ARROJO Cosmetology is a private school located in New York’s SoHo neighborhood. The school is connected to a studio whose stylists augment the program with guest lectures and demonstrations. ARROJO strives to keep classes small to give students the attention they need. Course curriculum is organized into four learning units: Introduction to Fundamentals, Cut and Color Techniques, Apply Your Knowledge, and Perfect Your Skills. Students will also take classes in nail and skin care. They offer advanced classes for continuing education, such as editorial styling and salon fundamentals boot camp.
Vidal Sassoon enjoys a reputation as one of the world’s foremost salons. They tout a teaching method that is based on the theory of multiple intelligences, founded by Harvard University’s Howard Gardner. At Vidal Sassoon, students will learn cutting, coloring, fashion trends, makeup and multicultural techniques. Vidal Sassoon academies can be found in nearly every state, making it easy for students to tour the school closest to home. But if you want to travel, a new academy just opened in London.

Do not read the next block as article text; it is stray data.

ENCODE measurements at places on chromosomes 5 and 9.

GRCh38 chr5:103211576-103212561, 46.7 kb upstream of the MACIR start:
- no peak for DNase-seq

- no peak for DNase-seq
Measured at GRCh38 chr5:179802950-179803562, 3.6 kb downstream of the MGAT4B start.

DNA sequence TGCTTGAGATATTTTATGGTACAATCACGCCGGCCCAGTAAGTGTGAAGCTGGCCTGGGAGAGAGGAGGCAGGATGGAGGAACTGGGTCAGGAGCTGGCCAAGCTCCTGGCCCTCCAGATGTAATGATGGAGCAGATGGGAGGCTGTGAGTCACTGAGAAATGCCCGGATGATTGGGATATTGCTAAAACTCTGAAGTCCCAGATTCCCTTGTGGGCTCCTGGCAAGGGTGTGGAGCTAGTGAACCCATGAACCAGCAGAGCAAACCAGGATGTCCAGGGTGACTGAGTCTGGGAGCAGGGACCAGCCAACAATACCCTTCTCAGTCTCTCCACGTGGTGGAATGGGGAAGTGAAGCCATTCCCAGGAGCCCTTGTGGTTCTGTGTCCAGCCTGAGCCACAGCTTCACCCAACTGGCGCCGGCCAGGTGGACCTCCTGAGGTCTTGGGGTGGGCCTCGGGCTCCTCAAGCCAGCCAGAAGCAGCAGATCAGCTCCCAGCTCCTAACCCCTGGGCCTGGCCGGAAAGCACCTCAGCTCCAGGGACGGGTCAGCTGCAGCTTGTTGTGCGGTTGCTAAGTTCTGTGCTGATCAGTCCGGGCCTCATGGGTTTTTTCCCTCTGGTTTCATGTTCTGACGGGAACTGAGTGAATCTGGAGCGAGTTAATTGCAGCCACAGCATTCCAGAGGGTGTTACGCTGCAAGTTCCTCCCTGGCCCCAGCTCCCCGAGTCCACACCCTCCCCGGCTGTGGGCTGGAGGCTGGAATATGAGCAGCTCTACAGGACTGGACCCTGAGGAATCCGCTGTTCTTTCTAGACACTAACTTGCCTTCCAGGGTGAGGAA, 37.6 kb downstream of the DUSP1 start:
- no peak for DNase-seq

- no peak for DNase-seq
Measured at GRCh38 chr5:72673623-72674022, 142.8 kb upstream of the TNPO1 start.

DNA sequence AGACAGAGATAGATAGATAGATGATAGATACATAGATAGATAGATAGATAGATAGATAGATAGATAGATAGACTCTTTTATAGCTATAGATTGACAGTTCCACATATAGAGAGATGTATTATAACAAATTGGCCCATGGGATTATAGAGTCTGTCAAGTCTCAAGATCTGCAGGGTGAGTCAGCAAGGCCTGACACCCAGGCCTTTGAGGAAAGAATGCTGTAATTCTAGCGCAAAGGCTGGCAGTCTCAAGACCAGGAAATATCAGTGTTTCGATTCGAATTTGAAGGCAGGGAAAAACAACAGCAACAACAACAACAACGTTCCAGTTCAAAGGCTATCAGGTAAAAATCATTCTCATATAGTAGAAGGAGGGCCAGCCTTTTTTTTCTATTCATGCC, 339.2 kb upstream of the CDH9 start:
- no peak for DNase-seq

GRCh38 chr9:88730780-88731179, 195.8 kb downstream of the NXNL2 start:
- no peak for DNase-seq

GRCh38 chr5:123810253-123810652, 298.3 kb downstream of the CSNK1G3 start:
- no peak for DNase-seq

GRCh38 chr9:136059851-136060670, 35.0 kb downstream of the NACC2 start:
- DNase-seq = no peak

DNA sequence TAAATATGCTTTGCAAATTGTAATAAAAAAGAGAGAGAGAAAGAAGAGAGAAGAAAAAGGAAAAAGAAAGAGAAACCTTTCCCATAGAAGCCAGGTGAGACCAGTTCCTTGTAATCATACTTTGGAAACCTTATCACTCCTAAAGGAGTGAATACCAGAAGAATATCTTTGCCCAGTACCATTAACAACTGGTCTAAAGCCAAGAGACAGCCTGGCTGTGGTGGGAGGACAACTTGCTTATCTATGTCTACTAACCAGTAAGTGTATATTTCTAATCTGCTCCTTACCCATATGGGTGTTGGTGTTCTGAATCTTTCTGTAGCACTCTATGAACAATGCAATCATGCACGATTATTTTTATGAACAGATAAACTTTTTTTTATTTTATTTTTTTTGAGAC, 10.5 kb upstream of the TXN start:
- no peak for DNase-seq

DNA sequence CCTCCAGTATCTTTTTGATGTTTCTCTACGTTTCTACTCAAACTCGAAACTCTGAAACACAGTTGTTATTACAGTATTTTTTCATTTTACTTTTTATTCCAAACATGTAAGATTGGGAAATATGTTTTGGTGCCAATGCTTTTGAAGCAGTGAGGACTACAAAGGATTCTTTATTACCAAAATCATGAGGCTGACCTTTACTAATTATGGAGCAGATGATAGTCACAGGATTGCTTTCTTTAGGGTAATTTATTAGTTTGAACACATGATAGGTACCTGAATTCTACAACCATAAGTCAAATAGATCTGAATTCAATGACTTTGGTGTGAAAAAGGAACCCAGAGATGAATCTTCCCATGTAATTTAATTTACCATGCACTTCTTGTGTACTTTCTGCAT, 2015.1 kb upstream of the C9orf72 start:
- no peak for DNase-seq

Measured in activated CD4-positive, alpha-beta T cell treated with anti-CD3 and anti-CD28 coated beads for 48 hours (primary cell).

Paul Mitchell students receive a comprehensive education that prepares them for an array of careers. The curriculum for each program is designed according to three learning phases. With each progression, students advance from learning the fundamentals to making new rules. Every location offers a different combination of courses. Programs include Barber to Cosmetology Crossover and Cosmetology to Barber Crossover, Nail and Skin Academies, and Skin Care, among many others.
To learn more about this exciting industry, dig deeper into cosmetology and beauty websites. Definitely check out O*NET OnLine, as well; this website, maintained by the U.S. Department of Labor, offers extensive details on the tasks, work styles, and wages for your profession.
Better yet, interview your favorite hair stylist, nail technician, or esthetician about their job. Ask about what they like and don’t like about their work, how they got started and if they have any advice.